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This question already has an answer here:

Before you say to use a dictionary, I want to change the value of the actual variable.

This is what happens with the standard dict strategy: (Note that I'm not necessarily using a list, the value could be a complex class type or just a regular int)

>>> dict = {}
>>> x = [1,2,3]
>>> dict["x"] = x
>>> x
[1, 2, 3]
>>> dict["x"]
[1, 2, 3]
>>> dict["x"] = [4,5,6]
>>> dict["x"]
[4, 5, 6]
>>> x
[1, 2, 3]
>>>

Anyone know a way to do this so that the actual contents of x are changed as well? copy.deepcopy doesn't do the trick either. (as in 'dict["x"] = copy.deepcopy(x)')

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marked as duplicate by Marcin python Aug 15 '14 at 16:59

This question has been asked before and already has an answer. If those answers do not fully address your question, please ask a new question.

2  
You have not convinced me that you don't need a dictionary. – Lev Levitsky Mar 27 '14 at 20:20
    
Why do you want to access variables by their names? See Keep data out of variable names – David Robinson Mar 27 '14 at 20:21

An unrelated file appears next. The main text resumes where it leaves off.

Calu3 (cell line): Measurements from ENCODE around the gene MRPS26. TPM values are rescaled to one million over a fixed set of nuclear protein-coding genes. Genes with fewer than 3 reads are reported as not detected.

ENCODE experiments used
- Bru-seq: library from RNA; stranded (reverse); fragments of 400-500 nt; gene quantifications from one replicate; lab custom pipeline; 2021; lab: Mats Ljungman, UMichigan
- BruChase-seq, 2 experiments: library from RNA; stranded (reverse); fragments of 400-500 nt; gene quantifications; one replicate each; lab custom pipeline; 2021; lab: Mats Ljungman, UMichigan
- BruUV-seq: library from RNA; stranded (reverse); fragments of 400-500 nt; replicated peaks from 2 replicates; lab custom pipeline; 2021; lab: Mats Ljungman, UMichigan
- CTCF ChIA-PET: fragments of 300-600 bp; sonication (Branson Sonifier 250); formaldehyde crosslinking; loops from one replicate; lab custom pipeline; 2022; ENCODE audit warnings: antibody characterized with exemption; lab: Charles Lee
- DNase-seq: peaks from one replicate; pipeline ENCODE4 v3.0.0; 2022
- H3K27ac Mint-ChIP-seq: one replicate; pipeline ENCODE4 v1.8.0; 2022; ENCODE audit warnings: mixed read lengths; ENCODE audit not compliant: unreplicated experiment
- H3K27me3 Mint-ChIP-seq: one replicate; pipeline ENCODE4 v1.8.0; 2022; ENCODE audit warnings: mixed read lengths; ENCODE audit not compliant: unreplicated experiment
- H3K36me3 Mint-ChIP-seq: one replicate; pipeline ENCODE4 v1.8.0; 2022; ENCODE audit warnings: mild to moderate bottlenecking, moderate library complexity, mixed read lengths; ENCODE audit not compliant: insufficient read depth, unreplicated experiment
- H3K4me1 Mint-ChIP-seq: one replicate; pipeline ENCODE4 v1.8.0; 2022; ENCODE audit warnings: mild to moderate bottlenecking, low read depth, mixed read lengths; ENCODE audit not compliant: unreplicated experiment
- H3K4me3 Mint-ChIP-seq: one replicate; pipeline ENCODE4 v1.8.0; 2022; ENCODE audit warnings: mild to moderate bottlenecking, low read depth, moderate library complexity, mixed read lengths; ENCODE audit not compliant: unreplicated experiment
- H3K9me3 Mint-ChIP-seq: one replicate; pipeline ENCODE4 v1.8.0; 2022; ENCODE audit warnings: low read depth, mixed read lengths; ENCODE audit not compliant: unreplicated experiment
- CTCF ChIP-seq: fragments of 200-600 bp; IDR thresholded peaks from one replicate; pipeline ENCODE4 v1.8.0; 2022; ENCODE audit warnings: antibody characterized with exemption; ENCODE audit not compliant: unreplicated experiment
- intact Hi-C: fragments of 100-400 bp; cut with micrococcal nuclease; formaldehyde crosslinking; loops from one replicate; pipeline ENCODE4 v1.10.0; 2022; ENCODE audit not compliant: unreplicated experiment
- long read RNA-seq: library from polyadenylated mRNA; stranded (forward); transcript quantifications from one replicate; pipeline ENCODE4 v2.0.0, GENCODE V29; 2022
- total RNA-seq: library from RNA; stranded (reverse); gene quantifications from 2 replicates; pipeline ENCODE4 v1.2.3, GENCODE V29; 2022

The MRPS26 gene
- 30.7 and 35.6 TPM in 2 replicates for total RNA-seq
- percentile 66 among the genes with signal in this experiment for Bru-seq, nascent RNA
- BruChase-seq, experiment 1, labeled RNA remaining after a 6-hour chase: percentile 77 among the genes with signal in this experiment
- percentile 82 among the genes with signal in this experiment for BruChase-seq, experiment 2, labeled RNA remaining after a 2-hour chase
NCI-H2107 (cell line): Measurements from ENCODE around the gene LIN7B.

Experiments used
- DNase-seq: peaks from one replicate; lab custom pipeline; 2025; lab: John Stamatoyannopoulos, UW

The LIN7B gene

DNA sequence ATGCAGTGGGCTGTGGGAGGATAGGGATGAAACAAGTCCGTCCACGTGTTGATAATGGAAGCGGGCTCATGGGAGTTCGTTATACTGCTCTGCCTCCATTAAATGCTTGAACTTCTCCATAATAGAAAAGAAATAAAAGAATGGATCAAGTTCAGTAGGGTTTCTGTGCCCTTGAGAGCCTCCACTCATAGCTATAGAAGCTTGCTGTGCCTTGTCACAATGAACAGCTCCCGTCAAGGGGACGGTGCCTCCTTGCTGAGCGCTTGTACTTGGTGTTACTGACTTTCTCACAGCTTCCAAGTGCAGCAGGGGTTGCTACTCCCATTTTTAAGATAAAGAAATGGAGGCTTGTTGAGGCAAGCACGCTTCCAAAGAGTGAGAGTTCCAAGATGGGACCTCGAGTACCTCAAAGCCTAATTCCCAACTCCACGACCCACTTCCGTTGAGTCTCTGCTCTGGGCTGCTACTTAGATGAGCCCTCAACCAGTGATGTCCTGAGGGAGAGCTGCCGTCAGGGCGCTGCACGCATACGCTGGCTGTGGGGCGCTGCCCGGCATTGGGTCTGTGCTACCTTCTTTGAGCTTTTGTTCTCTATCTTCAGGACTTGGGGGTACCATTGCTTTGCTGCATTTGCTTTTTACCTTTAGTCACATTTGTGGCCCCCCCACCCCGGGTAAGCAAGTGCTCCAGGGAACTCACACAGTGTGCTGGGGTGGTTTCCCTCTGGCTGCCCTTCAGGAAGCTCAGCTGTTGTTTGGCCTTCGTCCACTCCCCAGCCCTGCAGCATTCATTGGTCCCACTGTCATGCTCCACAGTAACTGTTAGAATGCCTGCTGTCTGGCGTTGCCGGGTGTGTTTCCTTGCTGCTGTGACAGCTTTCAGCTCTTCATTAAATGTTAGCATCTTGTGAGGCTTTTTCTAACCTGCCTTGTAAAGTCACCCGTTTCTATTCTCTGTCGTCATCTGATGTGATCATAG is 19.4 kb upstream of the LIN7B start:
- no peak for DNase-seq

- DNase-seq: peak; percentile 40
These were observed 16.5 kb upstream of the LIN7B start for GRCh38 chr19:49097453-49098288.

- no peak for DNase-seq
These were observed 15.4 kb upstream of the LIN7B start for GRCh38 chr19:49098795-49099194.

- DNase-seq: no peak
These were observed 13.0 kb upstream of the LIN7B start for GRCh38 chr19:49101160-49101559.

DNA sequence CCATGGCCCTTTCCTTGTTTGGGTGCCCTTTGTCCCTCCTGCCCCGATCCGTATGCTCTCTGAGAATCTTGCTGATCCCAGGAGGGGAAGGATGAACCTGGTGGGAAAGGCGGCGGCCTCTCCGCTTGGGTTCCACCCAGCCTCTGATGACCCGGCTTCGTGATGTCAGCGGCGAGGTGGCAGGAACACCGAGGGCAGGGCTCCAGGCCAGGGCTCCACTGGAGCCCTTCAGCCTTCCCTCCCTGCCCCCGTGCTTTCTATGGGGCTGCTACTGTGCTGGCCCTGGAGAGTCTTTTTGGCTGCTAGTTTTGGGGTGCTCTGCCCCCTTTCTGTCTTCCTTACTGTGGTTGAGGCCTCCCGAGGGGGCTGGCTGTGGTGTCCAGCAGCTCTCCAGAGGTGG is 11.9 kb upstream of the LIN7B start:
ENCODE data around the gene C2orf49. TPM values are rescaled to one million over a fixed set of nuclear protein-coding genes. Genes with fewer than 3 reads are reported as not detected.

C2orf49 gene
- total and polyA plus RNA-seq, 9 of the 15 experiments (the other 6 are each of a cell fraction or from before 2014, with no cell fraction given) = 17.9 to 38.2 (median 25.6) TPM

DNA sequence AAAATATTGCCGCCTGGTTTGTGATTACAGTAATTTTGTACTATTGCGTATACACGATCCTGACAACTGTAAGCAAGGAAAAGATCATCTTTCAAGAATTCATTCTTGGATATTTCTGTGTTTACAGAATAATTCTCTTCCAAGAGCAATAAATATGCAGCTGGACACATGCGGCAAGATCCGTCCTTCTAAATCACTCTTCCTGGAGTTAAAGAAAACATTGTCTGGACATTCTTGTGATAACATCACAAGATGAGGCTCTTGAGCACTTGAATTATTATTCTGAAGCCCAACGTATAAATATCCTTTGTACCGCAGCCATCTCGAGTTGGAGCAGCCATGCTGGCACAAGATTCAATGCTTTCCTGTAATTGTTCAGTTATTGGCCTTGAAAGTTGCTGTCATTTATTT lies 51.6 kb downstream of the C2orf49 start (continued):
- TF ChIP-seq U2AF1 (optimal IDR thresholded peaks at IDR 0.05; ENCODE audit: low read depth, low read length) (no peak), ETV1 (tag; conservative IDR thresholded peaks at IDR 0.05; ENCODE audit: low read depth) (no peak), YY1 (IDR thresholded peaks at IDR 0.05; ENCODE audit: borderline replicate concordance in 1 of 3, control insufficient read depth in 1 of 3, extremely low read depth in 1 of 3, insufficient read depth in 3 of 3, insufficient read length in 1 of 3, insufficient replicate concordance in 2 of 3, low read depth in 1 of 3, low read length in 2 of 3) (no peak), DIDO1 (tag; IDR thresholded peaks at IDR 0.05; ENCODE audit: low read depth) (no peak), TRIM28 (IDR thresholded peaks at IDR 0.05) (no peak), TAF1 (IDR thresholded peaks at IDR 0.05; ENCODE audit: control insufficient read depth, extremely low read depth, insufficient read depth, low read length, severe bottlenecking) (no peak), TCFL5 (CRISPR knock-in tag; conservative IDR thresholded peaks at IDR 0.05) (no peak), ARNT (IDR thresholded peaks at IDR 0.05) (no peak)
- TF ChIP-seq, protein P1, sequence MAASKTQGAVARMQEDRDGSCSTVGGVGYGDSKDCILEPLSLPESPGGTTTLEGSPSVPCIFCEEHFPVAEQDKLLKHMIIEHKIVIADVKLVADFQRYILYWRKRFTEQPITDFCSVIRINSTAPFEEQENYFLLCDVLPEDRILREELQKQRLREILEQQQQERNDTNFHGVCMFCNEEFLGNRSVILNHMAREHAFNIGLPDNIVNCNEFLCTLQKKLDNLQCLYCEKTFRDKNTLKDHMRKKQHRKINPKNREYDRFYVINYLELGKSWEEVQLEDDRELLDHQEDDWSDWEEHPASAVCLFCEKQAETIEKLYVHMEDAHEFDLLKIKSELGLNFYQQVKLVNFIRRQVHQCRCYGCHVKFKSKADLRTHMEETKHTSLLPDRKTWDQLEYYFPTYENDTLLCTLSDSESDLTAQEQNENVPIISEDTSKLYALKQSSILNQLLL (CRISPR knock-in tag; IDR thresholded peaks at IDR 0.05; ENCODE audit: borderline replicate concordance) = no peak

@LevLevitsky I would like x to contain [4,5,6] after my assignment. – Inbl Mar 27 '14 at 20:21
    
But why do you want to access a variable x using a string? Why not just continue to access it as dict["x"]? – David Robinson Mar 27 '14 at 20:23
1  
I don't own the code, can't refactor it. – Inbl Mar 27 '14 at 20:27

Use slice assignment:

>>> d = {}
>>> x = [1, 2, 3]
>>> d['x'] = x
>>> d['x'][:] = [4, 5, 6]
>>> x
[4, 5, 6]
>>> d['x']
[4, 5, 6]

For other data types make sure you modify them in-place instead of assigning them to new variables. Note that for immutable data types like int, strings etc there are no in-place operations available.

share|improve this answer
    
This won't work for the OP: (Note that I'm not necessarily using a list, the value could be a complex class type or just a regular int). – David Robinson Mar 27 '14 at 20:23
    
Sure, but the principle is the same -- modify the data in-place, don't overwrite it. – Thane Brimhall Mar 27 '14 at 20:24
2  
@ThaneBrimhall: there's no way to modify an int in place. – David Robinson Mar 27 '14 at 20:25
    
Actually, it complains if I'm using longs, for example. (" 'long' object does not support item assignment") – Inbl Mar 27 '14 at 20:25
1  
@ThaneBrimhall: But the value of an int can be changed, (x = 1, or exec("%s = 1" % varname) I suppose) which is presumably what the OP wants (even though it's a bad idea). – David Robinson Mar 27 '14 at 20:31

this is a horrible idea and stinks of horrible code smell ... dont do this you need to refactor the code to be sensible .... this is a terrible idea but if you want

mutables = {
"x":x,"y":y,"Z":Z #make sure the dict key is exactly the same as var name
}

mutables['x'] = [5,6,7]
for k,v in mutables.items():
    globals()[k] = v

note that you will need to be in the same global scope as the original variables

share|improve this answer
    
Yeah I know it's a bad situation, I wish the owners of the code would refactor it because I don't have permission to change it. – Inbl Mar 27 '14 at 21:16

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